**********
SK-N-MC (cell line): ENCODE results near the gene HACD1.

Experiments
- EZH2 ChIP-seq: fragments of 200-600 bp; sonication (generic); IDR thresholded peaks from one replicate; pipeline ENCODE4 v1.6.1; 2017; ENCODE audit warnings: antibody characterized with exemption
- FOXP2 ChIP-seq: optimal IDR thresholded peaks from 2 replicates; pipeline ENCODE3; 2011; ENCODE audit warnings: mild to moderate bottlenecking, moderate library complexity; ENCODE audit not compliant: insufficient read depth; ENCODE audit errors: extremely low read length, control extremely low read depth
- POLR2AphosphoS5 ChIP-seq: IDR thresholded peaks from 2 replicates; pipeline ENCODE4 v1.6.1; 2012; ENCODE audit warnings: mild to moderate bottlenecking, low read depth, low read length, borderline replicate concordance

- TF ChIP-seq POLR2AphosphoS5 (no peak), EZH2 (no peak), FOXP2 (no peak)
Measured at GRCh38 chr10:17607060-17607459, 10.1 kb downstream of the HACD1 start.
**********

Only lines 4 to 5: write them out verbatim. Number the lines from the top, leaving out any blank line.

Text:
- FOXP2 ChIP-seq: optimal IDR thresholded peaks from 2 replicates; pipeline ENCODE3; 2011; ENCODE audit warnings: mild to moderate bottlenecking, moderate library complexity; ENCODE audit not compliant: insufficient read depth; ENCODE audit errors: extremely low read length, control extremely low read depth
- POLR2AphosphoS5 ChIP-seq: IDR thresholded peaks from 2 replicates; pipeline ENCODE4 v1.6.1; 2012; ENCODE audit warnings: mild to moderate bottlenecking, low read depth, low read length, borderline replicate concordance